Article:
If I’m asked to think of a real-life example of a set of sets, I think the first example I would come up with was about job lots of items being sold. Interestingly, it actually took a while – the ideas I came up with before that, which were companies I have investments in (note: mutual funds and ETFs own sets of companies), or messages to my friends were really unions of multiple sets.
How would we model a set of sets in Java? Well, that’s not too hard, since a Set is a type after all:
Set<Set<Item>> items = Sets.newHashSet();
Set<Item> thingsBeingSold = Sets.newHashSet();
thingsBeingSold.add(Item.create("1 oz. Gold", 123456));
thingsBeingSold.add(Item.create("1 oz. Silver", 3456));
That said, we’ve got to be careful. If we continue the above with this:
thingsBeingSold.add(Item.create("a chopstick", 20));
items.stream().anyMatch(x -> x.equals(items));
items.stream().anyMatch(x -> x == items);
What should the output of lines 7, 8 and 9 be? Are they equivalent, even? Well, there are some possible arguments in each direction:
- They should return true, because the reference to the set thingsBeingSold is still there.
- They should return false, because the value of thingsBeingSold isn’t the same as the value inserted.
I would argue that the first point is stronger, and would have been my answer when I first learnt about Java. However, the actual answer is that lines 8 and 9 should return true while line 7 generally returns false, though there are a few special cases:
- It will return true if thingsBeingSold.hashCode() before line 6 has the same hash as thingsBeingSold.hashCode() after line 6 i.e. there is a hash collision, or
- if the Item created in line 6 equals either of the Items created in lines 3 and 4 (unlikely).
The operation of line 8 is relatively simple: we check each element in the set to see if it is equal, and assuming our set’s equals() method does what it’s supposed to do we will always find the match. We can potentially improve on this with parallelStream(). Line 9 does a reference-equality check on the elements instead and would probably be faster as we don’t have to actually inspect the set contents. In this case, it’s also going to be true. However, these are linear time operations, at least. The point of using hash-based structures here, among other things, would be to knock the time complexity of lookups down to amortised constant.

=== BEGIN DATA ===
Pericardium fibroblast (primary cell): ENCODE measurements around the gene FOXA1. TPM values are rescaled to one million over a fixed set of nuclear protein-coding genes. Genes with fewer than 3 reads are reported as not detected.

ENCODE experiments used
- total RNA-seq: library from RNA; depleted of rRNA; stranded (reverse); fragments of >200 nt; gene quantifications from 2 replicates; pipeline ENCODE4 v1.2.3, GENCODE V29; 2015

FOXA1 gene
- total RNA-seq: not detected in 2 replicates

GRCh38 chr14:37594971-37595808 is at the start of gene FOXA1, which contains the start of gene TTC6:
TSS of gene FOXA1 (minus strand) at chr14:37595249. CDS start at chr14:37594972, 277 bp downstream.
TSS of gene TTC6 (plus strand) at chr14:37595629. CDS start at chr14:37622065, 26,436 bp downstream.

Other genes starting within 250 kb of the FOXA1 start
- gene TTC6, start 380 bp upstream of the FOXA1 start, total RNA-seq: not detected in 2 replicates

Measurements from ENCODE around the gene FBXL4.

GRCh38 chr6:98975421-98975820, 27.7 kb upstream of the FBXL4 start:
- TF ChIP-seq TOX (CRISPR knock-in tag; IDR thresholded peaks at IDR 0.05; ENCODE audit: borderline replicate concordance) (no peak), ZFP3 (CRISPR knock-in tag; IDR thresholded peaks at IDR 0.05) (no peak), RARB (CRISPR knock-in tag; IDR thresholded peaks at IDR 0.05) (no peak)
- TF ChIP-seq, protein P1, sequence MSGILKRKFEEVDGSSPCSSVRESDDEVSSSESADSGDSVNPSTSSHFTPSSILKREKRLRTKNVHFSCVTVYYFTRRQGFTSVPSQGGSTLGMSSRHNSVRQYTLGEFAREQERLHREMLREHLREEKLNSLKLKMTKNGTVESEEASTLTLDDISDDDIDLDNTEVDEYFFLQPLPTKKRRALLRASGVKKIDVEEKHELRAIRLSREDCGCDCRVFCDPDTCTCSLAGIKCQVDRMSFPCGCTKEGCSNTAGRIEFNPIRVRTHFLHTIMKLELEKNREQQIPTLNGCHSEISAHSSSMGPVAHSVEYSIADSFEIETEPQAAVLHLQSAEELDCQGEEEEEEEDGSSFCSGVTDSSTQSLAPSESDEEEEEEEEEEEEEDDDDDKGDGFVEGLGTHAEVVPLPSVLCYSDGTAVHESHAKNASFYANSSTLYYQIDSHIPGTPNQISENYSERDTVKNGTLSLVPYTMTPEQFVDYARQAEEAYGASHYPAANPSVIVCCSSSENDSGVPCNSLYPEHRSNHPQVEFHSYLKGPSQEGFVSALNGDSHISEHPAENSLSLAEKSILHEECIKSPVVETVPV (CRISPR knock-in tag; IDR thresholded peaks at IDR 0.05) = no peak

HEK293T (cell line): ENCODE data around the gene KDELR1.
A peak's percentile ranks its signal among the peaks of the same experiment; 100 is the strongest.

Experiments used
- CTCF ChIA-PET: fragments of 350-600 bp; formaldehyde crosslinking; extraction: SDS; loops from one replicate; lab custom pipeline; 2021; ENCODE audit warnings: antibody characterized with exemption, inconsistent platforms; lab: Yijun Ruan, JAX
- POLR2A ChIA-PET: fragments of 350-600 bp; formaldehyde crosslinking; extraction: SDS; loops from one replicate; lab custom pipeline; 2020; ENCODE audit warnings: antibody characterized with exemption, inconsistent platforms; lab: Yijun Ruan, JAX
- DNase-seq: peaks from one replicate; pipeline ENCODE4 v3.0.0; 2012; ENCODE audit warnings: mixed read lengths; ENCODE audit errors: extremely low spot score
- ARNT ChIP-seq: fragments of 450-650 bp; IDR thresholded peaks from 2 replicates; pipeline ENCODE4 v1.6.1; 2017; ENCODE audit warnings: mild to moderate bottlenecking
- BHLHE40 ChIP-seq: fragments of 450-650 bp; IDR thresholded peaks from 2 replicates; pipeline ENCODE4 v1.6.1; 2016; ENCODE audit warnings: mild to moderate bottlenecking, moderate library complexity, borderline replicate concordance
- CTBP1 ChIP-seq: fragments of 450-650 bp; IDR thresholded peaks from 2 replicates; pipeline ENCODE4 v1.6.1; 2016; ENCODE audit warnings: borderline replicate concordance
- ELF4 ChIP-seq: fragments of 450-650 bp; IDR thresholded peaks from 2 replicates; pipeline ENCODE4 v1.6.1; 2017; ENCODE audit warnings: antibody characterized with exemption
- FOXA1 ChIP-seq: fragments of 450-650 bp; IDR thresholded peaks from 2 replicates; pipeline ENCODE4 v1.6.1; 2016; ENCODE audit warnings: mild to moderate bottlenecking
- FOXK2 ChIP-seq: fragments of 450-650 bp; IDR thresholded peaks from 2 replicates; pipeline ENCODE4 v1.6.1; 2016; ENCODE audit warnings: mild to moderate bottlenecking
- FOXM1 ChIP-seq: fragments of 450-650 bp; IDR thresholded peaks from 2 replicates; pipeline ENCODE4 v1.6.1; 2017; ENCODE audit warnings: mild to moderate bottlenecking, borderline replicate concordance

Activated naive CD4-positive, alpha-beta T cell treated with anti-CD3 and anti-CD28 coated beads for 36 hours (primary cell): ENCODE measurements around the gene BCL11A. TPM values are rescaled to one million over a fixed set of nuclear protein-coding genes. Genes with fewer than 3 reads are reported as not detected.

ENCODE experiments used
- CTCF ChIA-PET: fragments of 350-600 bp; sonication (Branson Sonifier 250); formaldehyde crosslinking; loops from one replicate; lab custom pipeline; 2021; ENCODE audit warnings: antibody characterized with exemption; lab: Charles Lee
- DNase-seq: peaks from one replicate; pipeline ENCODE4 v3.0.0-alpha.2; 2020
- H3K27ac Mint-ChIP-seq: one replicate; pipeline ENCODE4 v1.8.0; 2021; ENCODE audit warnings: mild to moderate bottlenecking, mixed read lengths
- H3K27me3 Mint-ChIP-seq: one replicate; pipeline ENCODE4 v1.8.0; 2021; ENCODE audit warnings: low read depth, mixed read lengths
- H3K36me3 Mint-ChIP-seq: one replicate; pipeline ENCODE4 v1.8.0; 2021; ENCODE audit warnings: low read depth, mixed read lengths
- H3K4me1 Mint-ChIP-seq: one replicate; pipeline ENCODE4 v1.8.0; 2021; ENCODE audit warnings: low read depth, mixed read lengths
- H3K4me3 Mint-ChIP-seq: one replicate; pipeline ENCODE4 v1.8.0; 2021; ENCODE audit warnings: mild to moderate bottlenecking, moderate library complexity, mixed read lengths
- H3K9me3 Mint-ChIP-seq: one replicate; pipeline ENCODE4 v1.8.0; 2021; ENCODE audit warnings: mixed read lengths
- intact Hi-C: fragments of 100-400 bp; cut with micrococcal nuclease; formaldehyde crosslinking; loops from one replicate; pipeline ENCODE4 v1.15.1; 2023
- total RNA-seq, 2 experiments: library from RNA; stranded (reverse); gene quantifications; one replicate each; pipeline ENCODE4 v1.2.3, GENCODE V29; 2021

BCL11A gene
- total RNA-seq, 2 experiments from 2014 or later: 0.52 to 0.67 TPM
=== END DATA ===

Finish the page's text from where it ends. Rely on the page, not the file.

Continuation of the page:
In a sense, we find the object only if we fortuitously (!) happen to be looking for the same hash code. Java HashSets effectively are a key-set based view of a HashMap, and when we look up objects we actually investigate them by their hashes first, only bothering to check the values if we have a match on the hashes. This allows for some fairly interesting optimisations, actually; I previously thought that HashMaps use buckets and store an array of linked lists of mappings + information, resizing appropriately when the ratio of elements to buckets exceeded a load factor. This was correct up to Java 7, but in Java 8 it appears there’s a fun new optimisation that builds red-black trees sorted by hash codes (while objects themselves might not be Comparable, their hashes are ints, which certainly are) if some buckets get too large relative to others in an attempt to cut the worst-case complexity from linear to logarithmic. Still, when we inspect nodes, we look at their hashes first.
Note that this isn’t just a problem with HashSets; you can get into similar debacles with TreeSets, because the underlying red-black trees aren’t going to reorder themselves. In general, the Javadoc for Set does warn you that mutable objects shouldn’t be changed in ways that would affect their equals() method after they’ve been put into a set. HashSet and TreeSet are allowed to behave the way they do because of subsequent invariants between equals() and hashCode(), and comparison-based sets are supposed to use comparators that are consistent with equals() i.e. a.equals(b) iff a.compareTo(b) == 0.
One way to get round this is of course to ensure that the types used in these sets are immutable, or at least the parts that are used in equals() and related methods are immutable. If that’s infeasible, a good solution could be to delete the set that is to be changed from the set, and add it back after changes; add is idempotent and so the set will (correctly) stay as a set. Wiring this up seems rather messy, though; it looks like we need to listen for state changes (so some kind of publish/subscribe mechanism), where the objects being stored publish both their old and new state so that we can modify the set accordingly.